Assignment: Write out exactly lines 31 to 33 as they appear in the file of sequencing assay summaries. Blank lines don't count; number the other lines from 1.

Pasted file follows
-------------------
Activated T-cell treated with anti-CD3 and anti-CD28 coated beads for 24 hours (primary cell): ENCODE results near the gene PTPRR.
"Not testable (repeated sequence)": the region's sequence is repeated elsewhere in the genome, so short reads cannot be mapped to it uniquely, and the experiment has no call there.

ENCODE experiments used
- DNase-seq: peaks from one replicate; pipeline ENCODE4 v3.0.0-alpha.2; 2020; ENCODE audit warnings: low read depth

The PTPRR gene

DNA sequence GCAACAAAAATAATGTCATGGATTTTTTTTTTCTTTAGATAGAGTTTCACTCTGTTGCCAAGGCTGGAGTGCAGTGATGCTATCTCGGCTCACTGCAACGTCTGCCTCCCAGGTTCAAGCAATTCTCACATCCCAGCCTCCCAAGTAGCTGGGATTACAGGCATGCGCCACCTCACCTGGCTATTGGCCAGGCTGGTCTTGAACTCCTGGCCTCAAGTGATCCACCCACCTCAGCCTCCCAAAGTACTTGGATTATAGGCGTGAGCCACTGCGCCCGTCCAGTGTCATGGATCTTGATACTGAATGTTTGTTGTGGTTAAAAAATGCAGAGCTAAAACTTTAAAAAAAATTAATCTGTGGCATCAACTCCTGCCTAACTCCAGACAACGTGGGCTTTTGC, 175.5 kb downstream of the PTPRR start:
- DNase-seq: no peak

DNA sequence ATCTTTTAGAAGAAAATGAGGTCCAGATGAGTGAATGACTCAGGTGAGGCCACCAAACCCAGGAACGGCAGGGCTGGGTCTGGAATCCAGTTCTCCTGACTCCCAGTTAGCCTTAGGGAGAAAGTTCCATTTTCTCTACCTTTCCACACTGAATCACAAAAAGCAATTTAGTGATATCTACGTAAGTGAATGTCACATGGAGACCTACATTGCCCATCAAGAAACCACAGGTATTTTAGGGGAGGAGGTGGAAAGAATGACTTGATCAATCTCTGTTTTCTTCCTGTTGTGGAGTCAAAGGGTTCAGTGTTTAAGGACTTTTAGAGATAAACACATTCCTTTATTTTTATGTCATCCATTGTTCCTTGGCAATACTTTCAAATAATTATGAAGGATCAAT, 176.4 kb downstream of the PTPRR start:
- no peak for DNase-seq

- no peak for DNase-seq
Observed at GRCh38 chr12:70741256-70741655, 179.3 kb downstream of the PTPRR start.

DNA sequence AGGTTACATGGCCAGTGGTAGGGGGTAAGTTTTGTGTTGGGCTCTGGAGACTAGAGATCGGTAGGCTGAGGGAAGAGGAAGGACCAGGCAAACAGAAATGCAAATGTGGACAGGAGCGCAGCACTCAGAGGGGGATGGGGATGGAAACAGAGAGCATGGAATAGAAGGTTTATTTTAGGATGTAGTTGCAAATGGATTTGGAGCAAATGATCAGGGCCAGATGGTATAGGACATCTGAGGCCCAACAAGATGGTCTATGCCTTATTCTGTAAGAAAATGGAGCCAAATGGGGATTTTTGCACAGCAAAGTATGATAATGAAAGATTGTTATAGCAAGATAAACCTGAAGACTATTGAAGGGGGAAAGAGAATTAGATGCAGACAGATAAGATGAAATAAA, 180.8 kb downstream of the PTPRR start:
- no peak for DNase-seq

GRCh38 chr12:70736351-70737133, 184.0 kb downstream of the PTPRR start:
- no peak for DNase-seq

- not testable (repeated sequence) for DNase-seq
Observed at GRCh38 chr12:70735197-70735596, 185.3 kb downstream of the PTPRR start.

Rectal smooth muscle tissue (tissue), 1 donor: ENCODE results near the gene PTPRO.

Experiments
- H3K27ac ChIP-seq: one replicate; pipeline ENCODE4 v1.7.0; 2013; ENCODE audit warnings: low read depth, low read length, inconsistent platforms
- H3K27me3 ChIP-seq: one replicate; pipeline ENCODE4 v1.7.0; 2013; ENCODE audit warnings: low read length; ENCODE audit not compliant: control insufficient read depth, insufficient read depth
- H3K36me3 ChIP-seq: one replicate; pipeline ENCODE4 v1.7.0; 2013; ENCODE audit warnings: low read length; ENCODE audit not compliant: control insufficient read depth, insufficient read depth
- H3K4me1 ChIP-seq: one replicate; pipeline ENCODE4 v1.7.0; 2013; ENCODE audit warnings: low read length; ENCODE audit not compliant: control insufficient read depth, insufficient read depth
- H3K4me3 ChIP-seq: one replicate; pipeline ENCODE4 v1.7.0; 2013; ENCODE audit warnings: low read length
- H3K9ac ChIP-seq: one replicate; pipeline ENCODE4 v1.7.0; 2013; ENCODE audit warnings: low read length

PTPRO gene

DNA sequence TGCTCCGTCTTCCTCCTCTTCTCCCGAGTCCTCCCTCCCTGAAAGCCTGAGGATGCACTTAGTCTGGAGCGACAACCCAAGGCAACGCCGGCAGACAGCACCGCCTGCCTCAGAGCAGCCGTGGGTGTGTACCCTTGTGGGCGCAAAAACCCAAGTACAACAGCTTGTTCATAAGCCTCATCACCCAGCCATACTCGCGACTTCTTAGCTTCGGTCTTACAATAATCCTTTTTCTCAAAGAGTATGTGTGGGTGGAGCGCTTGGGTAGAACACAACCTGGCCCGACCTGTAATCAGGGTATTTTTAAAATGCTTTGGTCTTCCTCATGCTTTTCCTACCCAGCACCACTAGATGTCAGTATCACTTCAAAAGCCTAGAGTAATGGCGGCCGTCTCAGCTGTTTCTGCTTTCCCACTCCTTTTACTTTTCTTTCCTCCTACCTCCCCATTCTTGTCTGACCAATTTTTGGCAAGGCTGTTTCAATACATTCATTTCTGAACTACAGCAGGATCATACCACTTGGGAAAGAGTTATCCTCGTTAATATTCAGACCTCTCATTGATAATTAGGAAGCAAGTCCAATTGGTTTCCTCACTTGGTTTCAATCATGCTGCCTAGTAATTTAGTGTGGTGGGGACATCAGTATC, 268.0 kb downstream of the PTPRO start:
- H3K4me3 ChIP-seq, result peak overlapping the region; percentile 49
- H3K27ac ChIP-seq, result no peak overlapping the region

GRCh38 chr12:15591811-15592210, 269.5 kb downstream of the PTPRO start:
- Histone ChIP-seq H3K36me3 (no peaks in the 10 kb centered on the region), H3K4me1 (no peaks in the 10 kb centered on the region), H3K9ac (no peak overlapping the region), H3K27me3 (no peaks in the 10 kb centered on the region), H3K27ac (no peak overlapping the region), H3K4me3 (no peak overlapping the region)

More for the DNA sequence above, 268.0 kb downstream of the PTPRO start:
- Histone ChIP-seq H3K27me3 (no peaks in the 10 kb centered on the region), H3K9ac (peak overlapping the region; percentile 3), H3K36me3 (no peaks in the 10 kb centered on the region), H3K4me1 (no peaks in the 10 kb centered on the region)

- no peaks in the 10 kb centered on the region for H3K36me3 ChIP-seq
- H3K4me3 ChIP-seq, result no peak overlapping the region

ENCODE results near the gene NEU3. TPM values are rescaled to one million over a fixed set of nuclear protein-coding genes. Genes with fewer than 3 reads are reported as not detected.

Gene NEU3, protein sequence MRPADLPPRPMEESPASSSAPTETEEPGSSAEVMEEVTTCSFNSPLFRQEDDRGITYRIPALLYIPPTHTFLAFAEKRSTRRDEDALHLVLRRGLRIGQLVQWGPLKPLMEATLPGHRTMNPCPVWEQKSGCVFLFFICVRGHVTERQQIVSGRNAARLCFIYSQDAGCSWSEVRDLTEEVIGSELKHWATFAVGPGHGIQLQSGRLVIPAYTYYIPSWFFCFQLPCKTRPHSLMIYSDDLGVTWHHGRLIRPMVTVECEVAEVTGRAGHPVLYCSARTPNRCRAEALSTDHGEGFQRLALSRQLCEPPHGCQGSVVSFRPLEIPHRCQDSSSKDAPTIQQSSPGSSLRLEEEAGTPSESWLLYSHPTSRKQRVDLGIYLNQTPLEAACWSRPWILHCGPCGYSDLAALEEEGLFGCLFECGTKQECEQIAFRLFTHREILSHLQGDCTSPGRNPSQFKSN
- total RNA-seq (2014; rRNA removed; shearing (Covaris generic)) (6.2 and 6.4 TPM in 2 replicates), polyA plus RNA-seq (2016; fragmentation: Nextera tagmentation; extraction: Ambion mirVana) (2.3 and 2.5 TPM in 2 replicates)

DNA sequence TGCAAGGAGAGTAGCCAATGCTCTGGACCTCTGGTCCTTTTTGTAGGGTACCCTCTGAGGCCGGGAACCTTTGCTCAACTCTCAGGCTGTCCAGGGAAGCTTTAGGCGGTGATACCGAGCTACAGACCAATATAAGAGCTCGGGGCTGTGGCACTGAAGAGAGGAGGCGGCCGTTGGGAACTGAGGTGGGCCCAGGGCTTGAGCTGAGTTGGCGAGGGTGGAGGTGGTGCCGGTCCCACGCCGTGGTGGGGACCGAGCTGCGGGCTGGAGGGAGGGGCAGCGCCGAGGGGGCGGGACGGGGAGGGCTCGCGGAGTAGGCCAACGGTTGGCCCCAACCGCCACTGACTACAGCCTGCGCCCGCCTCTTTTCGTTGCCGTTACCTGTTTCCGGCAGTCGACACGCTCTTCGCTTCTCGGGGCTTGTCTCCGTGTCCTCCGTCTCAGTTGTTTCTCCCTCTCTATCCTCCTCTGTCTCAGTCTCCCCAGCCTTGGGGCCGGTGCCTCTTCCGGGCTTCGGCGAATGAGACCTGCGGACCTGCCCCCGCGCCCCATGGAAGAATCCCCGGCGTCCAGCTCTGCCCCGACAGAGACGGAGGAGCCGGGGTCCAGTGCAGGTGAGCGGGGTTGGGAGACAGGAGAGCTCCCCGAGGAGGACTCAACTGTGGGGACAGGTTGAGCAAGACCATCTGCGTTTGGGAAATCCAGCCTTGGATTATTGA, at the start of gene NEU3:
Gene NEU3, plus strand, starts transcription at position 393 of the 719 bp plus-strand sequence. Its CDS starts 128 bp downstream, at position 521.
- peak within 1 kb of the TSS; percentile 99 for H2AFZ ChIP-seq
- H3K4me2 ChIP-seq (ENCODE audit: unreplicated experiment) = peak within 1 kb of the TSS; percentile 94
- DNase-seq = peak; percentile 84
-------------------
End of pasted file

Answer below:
- Histone ChIP-seq H3K36me3 (no peaks in the 10 kb centered on the region), H3K4me1 (no peaks in the 10 kb centered on the region), H3K9ac (no peak overlapping the region), H3K27me3 (no peaks in the 10 kb centered on the region), H3K27ac (no peak overlapping the region), H3K4me3 (no peak overlapping the region)

More for the DNA sequence above, 268.0 kb downstream of the PTPRO start:
- Histone ChIP-seq H3K27me3 (no peaks in the 10 kb centered on the region), H3K9ac (peak overlapping the region; percentile 3), H3K36me3 (no peaks in the 10 kb centered on the region), H3K4me1 (no peaks in the 10 kb centered on the region)